Low fuel supplies cause special concern in the US Northeast

PORTLAND, Maine — Stocks of diesel and heating oil in the northeast are more than 50% below the recent average, raising concerns that an extreme weather event could cause supply disruptions, federal officials said.

Fuel supplies are lower than normal across the country for several reasons, including the war in Ukraine. But it’s the worst in the northeast.

According to a study by the Department of Energy, diesel fuel and heating oil, which make up the distillate category, are 63% below the five-year average in New England and 58% below the same average from Maryland to New York. Gasoline inventories aren’t that bad, but are still at their lowest levels in nearly a decade along the entire East Coast, the agency said.

The Northeast relies heavily on heating oil to keep homes warm in the winter, while other regions rely more on natural gas and electricity. Also, the National Oceanic and Atmospheric Administration has forecast an active hurricane season and a strong weather event could cause disruptions as most of the fuel consumed from the Mid-Atlantic states to Maine comes from refineries on the Gulf Coast, energy officials say.

Secretary of Energy Jennifer Granholm calls a meeting of New England governors and their energy directors after Labor Day to discuss the situation. In the meantime, she has written a letter to the governors urging them to take all possible steps to maintain fuel supplies over the coming weeks to avoid any problems.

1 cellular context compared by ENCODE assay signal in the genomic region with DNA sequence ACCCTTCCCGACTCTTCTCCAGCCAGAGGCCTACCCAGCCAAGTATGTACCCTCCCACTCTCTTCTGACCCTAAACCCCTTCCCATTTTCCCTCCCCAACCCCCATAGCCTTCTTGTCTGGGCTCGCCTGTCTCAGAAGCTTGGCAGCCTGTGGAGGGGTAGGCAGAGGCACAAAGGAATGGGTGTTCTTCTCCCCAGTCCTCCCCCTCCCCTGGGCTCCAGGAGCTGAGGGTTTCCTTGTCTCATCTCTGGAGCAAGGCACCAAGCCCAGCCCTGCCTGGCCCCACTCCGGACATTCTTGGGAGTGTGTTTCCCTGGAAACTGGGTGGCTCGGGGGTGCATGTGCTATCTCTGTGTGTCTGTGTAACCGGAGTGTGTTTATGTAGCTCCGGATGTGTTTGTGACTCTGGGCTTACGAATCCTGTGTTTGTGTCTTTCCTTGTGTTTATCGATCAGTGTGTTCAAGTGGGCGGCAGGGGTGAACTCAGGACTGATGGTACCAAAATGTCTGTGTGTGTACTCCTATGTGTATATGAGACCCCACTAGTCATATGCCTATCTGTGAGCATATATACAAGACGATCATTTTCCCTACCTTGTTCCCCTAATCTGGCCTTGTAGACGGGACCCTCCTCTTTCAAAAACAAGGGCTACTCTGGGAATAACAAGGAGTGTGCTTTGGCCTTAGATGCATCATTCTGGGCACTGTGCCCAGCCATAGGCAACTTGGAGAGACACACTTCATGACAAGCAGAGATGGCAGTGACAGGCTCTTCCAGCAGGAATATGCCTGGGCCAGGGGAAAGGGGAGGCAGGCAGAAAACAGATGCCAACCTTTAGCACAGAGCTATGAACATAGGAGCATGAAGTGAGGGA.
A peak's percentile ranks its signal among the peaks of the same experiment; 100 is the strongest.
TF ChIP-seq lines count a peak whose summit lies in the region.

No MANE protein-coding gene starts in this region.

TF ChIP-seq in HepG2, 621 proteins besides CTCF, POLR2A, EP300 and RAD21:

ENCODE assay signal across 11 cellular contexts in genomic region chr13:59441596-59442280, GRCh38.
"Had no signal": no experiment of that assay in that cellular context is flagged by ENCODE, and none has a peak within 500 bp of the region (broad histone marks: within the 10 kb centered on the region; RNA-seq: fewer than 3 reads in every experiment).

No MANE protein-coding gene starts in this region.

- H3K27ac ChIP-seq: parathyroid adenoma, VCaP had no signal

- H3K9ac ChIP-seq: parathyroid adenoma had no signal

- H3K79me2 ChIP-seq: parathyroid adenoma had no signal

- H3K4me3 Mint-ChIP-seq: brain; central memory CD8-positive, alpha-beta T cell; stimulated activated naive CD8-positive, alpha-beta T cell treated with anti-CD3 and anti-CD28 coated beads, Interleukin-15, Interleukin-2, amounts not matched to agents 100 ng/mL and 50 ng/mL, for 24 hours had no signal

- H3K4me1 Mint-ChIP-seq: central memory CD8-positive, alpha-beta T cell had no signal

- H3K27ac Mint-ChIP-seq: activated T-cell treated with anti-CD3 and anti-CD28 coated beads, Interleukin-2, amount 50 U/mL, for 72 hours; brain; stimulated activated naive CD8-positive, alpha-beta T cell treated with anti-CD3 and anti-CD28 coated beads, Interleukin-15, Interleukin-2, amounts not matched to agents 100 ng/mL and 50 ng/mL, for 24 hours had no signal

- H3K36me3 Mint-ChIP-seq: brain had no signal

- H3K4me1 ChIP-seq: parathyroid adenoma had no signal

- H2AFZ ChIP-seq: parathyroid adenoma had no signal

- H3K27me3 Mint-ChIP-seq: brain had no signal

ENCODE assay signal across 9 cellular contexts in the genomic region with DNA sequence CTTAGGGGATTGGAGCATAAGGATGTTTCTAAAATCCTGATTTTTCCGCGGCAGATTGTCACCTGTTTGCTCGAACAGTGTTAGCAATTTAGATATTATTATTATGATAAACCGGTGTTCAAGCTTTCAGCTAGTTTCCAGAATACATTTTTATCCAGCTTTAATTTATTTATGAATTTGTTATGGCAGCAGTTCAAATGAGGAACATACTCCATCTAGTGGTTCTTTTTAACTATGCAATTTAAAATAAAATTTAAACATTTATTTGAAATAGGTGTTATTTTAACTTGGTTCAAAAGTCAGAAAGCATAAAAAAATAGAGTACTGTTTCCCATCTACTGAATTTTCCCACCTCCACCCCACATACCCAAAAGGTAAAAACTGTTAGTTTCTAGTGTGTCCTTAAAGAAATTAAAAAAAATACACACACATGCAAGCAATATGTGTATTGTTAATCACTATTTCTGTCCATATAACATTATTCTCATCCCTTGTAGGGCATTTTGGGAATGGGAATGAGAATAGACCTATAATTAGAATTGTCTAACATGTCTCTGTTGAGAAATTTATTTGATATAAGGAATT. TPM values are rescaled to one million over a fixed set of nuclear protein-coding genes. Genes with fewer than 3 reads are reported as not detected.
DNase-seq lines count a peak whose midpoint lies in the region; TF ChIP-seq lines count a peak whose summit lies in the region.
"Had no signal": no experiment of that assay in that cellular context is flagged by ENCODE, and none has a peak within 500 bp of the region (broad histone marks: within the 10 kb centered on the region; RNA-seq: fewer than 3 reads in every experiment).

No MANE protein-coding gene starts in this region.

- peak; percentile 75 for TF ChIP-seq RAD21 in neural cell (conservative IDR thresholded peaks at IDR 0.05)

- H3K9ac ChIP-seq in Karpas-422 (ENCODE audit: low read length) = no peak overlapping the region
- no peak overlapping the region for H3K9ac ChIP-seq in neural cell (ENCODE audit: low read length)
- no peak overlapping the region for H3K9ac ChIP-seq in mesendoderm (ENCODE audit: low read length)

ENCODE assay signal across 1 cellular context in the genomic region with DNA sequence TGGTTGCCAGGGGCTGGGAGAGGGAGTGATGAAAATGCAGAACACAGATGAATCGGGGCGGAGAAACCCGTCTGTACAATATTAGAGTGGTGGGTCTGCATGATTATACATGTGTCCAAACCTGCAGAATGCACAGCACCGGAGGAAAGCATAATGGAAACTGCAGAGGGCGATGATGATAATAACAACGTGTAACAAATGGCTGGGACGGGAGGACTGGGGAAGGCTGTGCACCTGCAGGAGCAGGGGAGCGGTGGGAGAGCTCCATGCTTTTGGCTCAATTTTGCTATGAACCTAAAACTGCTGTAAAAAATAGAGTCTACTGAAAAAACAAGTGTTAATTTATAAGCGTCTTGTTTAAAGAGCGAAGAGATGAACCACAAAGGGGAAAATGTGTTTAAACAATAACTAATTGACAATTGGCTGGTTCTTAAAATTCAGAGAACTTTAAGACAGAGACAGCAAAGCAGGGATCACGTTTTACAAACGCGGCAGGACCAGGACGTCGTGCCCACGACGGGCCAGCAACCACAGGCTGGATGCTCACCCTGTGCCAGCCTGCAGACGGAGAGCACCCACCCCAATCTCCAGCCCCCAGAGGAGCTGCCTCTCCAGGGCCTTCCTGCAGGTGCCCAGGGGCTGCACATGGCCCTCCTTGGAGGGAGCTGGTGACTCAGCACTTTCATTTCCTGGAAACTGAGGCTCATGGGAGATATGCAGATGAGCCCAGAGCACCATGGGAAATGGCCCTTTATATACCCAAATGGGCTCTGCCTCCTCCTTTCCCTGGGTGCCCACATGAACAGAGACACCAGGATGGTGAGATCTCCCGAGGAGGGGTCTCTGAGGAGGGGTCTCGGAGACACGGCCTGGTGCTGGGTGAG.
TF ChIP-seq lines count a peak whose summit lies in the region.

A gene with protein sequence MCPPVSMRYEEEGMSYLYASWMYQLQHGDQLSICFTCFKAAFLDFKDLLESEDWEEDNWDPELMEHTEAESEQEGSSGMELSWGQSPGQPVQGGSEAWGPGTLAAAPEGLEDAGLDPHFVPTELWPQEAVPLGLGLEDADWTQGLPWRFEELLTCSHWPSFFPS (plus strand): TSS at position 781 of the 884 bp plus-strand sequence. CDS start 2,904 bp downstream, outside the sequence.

The Energy Department also sent letters to seven major oil companies asking them to hold their stocks to compensate for low inventories.

The federal agency has been monitoring the issue and is trying to be proactive with outreach. But there’s little incentive for buyers to stock up on expensive fuel for storage as prices are expected to fall, said Michael Ferrante of the Massachusetts Energy Marketers Association.

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The fuel supply concerns come against the backdrop of Russia’s invasion of Ukraine that further shook up an energy supply chain trying to catch up with growing demand. The war raises concerns about the adequacy of energy supplies around the world.

In New England, the immediate concern in late summer is diesel fuel, but the winter heating season isn’t far off.

Fuel oil disruptions would hit the region hard, as the percentage of homes dependent on it ranges from 24% in Massachusetts to over 60% in Maine, its most dependent states.

Maine Governor Janet Mills, a Democrat, has urged the Energy Department to expedite its meeting with governors to discuss maintaining a stable supply of fuel oil.

Maine is “clearly vulnerable to the increased prices and volatility the global fossil fuel market is now experiencing as a result of the Russian invasion of Ukraine,” said Anthony Ronzio, a spokesman for the Mills administration.

Despite the concerns, wholesale suppliers and retailers are working well together, and Ferrante said he expects inventories to increase in September and October, allaying immediate concerns.

He said he is optimistic that there will be an ample supply of fuel oil.

“Retail suppliers and delivery companies are concerned about prices and inventory, but no alarm bells are ringing at the moment,” he said. “I don’t see a crisis at the moment.”

The Energy Department has created a fuel oil reserve containing 1 million barrels in terminals in the northeast. They can be overheard in an emergency.


Follow David Sharp on Twitter @David—Sharp—AP

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